US supplants Europe as main source of political risk – a remarkable shift in perception from six months ago
Euro surges nearly 5.5 per cent since April 13 to its highest level against the greenback since early October
At the beginning of this year, few investors would have placed bets on the euro being the best-performing currency in advanced economies in the first five months of 2017.
Yet this is what has happened, with the fortunes of Europe’s single currency improving dramatically since mid-April. In one of the most stunning developments in global markets this year, the euro has surged nearly 5.5 per cent since April 13 to its highest level against the US dollar since early October.
Several factors account for the euro’s newfound vim.
Firstly, the euro zone has been enjoying brisk economic recovery. On Tuesday, the publication of the latest purchasing managers’ index survey showed the bloc’s manufacturing and services sectors continued to expand at their fastest rates in six years this month.
IHS Markit, the producer of the euro-zone PMIs, notes that growth is “impressively strong” and is “consistent with the [European Central Bank] taking a hawkish stance”.
Indeed, it is the prospect of a withdrawal of monetary stimulus in Europe, as growth and inflation rebound, which has led to a surge in inflows into European equity funds.
A monthly survey of global fund managers by Bank of America Merrill Lynch revealed the third-highest allocation to euro-zone stocks on record. These inflows of capital are helping drive the euro higher.
Yet it is the third reason for the euro’s ascent which, for the time being, is the most important: diminishing political risk following the election of the centrist and pro-European Emmanuel Macron as France’s president earlier this month.
This is happening just when the US is in the grip of a major political – and potentially constitutional – crisis as allegations against Donald Trump over his presidential campaign’s links to Russia threaten to severely undermine his presidency.
All of a sudden, Europe is perceived by international investors to pose less of a threat than the US, at least from the standpoint of political risk.
This is a remarkable shift in market perceptions from six months ago when Trump’s election as president, coupled with Republican control of the legislative branch of the US government, breathed new life into global equity markets and pushed the dollar to its highest level since 2003.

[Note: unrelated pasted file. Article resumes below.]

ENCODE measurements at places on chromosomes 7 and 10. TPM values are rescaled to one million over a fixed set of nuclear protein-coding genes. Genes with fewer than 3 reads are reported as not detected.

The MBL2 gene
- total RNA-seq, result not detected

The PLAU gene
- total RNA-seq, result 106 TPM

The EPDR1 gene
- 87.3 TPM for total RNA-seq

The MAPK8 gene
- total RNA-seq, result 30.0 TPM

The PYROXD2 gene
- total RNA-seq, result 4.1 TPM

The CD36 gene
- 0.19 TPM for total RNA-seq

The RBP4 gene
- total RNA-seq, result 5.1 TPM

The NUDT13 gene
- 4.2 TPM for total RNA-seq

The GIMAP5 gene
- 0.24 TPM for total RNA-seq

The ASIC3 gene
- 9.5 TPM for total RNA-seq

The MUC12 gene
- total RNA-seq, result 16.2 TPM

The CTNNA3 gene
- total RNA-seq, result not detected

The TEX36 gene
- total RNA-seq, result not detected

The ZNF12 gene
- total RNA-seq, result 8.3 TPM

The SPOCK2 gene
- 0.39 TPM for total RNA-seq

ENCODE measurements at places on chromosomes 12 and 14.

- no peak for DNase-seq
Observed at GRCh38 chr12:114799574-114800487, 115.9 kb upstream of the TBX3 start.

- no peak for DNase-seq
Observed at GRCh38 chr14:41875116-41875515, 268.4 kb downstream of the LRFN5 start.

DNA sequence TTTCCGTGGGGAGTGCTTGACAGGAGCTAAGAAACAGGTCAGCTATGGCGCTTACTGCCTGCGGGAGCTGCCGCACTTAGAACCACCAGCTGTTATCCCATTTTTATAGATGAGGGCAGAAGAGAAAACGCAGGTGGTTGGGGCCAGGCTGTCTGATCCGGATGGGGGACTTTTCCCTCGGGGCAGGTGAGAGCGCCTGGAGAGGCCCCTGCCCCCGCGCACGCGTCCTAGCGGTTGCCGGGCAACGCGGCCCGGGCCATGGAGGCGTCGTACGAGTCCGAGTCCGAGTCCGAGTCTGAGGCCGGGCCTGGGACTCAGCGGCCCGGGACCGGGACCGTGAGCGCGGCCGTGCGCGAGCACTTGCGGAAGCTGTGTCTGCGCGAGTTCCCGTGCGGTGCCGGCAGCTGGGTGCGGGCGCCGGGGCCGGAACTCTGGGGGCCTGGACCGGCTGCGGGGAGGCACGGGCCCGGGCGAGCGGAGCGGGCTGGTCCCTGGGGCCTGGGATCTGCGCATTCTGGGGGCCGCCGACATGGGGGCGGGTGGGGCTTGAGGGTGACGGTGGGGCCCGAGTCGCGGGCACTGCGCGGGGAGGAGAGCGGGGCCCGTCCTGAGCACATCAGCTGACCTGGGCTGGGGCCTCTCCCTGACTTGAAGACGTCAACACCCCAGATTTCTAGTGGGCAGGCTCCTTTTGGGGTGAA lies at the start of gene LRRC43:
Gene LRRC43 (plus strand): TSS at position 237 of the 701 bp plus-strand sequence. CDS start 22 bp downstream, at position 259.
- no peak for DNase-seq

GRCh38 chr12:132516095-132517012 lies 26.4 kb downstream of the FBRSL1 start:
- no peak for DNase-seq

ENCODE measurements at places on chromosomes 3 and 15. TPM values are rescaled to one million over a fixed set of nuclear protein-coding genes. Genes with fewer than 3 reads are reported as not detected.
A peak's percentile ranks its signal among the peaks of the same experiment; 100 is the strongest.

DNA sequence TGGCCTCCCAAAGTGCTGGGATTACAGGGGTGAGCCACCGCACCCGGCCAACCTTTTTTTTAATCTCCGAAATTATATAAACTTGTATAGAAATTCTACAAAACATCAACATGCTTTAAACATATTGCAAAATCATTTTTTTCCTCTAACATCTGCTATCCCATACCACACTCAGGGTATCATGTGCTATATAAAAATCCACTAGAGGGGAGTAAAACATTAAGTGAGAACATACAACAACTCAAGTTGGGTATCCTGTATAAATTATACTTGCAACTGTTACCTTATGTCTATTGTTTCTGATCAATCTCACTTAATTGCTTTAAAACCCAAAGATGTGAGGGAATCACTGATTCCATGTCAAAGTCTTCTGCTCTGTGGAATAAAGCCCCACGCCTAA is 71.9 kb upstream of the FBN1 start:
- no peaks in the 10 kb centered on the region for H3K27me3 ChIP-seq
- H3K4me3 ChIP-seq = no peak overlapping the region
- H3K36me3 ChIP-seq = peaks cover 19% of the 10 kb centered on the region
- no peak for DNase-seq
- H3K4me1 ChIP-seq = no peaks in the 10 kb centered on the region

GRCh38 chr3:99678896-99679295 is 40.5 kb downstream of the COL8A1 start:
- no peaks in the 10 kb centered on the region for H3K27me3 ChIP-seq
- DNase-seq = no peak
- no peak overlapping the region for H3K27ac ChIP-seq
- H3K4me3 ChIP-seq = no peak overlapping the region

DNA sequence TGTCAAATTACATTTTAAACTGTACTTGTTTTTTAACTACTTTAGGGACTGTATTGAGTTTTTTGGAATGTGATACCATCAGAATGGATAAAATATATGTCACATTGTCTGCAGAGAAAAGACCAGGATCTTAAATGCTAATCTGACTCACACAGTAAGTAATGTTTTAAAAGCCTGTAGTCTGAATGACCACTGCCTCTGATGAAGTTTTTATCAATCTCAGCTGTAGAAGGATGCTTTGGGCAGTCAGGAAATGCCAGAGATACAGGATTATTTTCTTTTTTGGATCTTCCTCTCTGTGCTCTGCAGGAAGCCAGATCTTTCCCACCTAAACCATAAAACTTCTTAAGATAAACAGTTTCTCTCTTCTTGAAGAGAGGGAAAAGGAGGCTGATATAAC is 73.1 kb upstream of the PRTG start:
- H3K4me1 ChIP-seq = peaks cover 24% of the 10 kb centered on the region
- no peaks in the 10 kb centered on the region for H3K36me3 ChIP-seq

The contrast between, on the one hand, the prospect of a hefty fiscal stimulus programme and a burst of financial deregulation in the US and, on the other, an escalation in political risk and subdued growth and inflation in the euro zone fuelled a sharp divergence in the performance of US and European assets.
In the three months or so following Trump’s victory, investors poured money into US equity funds and remained cautious towards Europe mainly because of perceived political risks.
European stock funds suffered a torrid 2016, with a massive US$100 billion pulled from the asset class, and only started enjoying net inflows again in early February, according to EPFR Global, a data provider.
Now the tables are turning.
The dollar index, a gauge of the greenback’s performance against a basket of other currencies, has fallen 3.7 per cent since early April, with the bulk of the decline occurring since the Russia scandal – which is being compared to Watergate and has already led some politicians and academics to call for Trump’s impeachment – escalated earlier this month.
For markets, the issue is not so much the scandal itself but rather the impact it will have on the ability of the Trump administration to win congressional approval for its pro-business policies, in particular comprehensive tax reform.
In the euro zone, on the other hand, the politics of economic reform seems to be improving. The defeat of far-right candidate Marine Le Pen in France’s presidential election has averted the threat of an imminent break-up of the bloc and, crucially, increased the scope for a much-needed overhaul of the economic and political governance of the euro zone.
Still, market perceptions of Europe and the US are heavily influenced by initial expectations.
Just as investors were too optimistic about Trump’s policy agenda, they were overly concerned about the possibility of Le Pen becoming France’s president.
An important, if not the most important, factor behind the performance of US and European assets over the past few months is the readjustment in market expectations.
These assumptions, however, can always change again, particularly if political risks in the euro zone, notably in Italy, resurface and Trump makes headway in passing a tax reform plan.
Yet for the time being, Europe is clearly benefiting from the political woes of the US.
Nicholas Spiro is a partner at Lauressa Advisory